In other regions of the world - and the poorer countries - the self-fitting hearing aids will probably be welcomed as a competitive, affordable alternative to something people cannot typically afford. And the volumes those countries can represent are simply massive and it is the reason why companies in China are watching the space very closely. Also, for the big global consumer technology companies, this is far too attractive an opportunity, with far reaching implications on their expanding ecosystems of hardware, software, and services - we bet Apple will quickly jump at this.
Now, putting the hearing aid perspective partially aside, there's another angle about which I am intrigued. While there's no doubt that many of the developments I previously alluded to are happening in truly wireless devices (where data connectivity is present, but using wireless protocols), and the form factor is miniaturized and battery-dependent, there is clearly a middle ground that remains to be explored and presents a much larger opportunity for new headphone categories.
While consumers need to get familiar with the possibilities, and the industry sorts out how to combine all the features in devices with batteries that last a full working day (at least 8 hours) and still support an operational range from connected devices of at least 30 meters (98 feet) - Bluetooth power class 1 range -there's room for other form-factors.

Consumers globally are willing to pay more to upgrade for better features, particularly wireless and more recently true wireless. In H1 2018, TWS accounted for 12% of wireless headphones and is set to capture more than a third of this segment by 2022. Revenues are set to reach $14.8 billion (up 44% year-over-year), accounting for 71% of global retail value. Source: Futuresource Consulting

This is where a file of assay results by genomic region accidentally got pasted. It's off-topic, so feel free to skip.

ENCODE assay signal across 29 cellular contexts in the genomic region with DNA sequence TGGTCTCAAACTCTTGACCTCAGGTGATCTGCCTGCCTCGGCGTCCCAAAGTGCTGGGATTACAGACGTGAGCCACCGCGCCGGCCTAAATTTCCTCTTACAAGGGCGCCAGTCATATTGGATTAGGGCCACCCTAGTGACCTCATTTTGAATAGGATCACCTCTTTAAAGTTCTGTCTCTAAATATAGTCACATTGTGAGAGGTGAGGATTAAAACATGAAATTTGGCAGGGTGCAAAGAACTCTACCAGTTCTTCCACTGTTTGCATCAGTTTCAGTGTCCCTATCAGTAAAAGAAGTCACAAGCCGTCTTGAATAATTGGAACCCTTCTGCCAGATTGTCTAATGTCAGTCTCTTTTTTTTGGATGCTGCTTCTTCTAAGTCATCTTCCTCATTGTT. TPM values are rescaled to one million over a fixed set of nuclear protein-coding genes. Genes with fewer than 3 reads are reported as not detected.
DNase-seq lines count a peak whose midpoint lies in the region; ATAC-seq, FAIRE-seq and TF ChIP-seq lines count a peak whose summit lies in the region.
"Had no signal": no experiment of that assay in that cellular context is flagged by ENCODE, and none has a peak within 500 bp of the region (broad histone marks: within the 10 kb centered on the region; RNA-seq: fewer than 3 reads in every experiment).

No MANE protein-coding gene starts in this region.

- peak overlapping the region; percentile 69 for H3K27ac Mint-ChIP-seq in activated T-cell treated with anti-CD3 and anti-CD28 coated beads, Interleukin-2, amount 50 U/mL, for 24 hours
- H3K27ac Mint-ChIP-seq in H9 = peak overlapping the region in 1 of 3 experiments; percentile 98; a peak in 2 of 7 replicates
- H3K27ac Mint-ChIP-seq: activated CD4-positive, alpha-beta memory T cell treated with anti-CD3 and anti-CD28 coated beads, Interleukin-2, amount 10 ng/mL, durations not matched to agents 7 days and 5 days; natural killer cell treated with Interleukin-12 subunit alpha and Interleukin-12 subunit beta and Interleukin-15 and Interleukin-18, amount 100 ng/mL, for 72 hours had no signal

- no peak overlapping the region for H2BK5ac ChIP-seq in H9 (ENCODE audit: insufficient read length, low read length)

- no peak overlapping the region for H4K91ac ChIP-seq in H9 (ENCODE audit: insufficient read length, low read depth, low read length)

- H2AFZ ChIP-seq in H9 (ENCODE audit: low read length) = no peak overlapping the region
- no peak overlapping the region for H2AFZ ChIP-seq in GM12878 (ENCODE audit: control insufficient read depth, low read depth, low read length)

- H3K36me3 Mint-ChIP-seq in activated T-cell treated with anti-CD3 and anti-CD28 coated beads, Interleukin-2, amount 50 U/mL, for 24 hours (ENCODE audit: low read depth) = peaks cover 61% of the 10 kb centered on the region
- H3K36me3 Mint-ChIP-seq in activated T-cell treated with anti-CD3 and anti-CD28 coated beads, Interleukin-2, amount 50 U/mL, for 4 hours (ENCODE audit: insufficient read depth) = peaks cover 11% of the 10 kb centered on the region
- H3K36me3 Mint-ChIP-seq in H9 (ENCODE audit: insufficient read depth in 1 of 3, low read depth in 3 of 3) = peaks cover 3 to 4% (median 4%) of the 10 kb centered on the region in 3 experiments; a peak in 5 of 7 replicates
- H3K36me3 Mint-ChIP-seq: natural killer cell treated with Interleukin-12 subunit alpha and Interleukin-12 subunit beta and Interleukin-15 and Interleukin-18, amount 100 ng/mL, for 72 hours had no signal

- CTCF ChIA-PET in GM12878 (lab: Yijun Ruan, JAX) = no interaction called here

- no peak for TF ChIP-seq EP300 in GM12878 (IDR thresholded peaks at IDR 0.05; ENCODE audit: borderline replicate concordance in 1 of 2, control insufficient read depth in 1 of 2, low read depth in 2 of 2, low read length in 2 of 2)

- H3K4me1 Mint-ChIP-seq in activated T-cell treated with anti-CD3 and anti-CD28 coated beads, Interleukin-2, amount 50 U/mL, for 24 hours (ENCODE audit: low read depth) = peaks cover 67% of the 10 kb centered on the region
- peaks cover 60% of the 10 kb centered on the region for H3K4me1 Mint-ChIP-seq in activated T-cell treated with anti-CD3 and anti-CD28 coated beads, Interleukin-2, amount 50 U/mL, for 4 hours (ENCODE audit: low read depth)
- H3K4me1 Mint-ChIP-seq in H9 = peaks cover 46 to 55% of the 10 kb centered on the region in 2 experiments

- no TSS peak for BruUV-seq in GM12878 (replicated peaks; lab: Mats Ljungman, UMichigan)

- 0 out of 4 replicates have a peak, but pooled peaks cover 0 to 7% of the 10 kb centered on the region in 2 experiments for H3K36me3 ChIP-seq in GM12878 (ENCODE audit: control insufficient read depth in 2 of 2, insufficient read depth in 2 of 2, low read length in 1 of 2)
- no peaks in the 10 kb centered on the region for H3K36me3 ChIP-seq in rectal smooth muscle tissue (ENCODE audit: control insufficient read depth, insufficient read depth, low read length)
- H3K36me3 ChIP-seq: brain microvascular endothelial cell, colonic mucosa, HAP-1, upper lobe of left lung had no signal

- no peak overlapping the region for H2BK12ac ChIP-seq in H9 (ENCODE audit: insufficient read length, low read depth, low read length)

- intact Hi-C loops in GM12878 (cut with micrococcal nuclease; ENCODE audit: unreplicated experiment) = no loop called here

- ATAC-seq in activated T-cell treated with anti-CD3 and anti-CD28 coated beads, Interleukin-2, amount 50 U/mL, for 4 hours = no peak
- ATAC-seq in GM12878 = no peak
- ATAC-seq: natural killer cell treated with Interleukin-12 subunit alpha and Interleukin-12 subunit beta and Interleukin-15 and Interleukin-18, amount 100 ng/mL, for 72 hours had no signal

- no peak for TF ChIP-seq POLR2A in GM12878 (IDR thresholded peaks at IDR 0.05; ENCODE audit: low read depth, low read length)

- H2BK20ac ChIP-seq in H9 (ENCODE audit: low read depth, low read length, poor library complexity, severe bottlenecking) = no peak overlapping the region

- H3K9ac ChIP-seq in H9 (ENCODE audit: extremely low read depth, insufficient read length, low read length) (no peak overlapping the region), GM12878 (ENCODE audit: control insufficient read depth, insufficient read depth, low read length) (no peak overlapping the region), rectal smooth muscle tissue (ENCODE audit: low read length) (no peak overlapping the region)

I suspect that the now FDA-approved Bose device will not be any of the company's current TWS designs, which are far too limited for a full-day of use and optimized for entertainment or temporary sports activities. As the current Bose Hearphones show, the Bose "self-fitting hearing aid" is most probably using a neckband type of design, or it will need to be provided with a connected accessory to hold a larger battery.
The other approach I believe to be a much more profitable design choice for generic feature-rich consumer headphones/earphones is to combine a wired connection using Lightning and USB Type C connectors. While it's true that the removal of the headphone jack from smartphones was essentially the main motivation for headphone companies to invest in wireless and that - as Futuresource highlights in its latest report - wireless headphones are projected to grow by 30% this year to reach 174.4 million units, and account for 47% of worldwide headphones demand, there is also increasing demand for new wireless features with noise-cancelling, personalization, and voice assistants, among the most requested. All features that pay a heavy toll on the duration of the battery, which is the reason why a connected option also makes sense.
The Libratone Q Adapt. In-ears designed with a Lightning connection supporting adjustable noise cancellation powered by the iOS device - and extremely affordable. Of course, Lightning designs could do so much more...
There's every reason possible for manufacturers to explore the potential of connecting to other devices via Lightning or USB-C interfaces, providing digital audio and power to the headphones, as well as supporting externally even more sophisticated personalization, noise-cancelling and voice interface features. Not only can they design better sounding and more lucrative models, but they can differentiate in features, without the limitations of built-in batteries. Those advantages are already present in a few models of Lightning-connected headphones like the Audeze SINE, Philips Fidelio M2L, Bowers & Wilkins P9 Signature, Libratone Q Adapt, Pioneer RayZ Plus, or even the Sennheiser Ambeo Smart Headset, to mention just a few.
And it's not just for Apple iOS and Lightning. The same advantages can now be leveraged for USB-C. Android smartphone brands are adopting USB-C and removing the headphone jack, and yet, the headphone manufacturers are being slow to react. And as the requirement for USB-C connected solutions also increases, other companies will simply sell accessories. As an example, Moshi just announced a second-generation USB-C Digital Audio Adapter with Charging, certified by Google for the just announced Pixel 3 models. Developed under Google's Made for Google partner program, users can listen to music while charging their Pixel 3 or Pixel 3 XL at the same time. The adapter retails for $40 and features an improved amplifier and digital-to-analog converter (DAC), which outputs high-resolution audio at 24-bit/96 kHz, and is able to drive even more demanding headphones. Now, there's an obvious convenience in having headphones with USB-C that offer the same and much more, without requiring an adapter.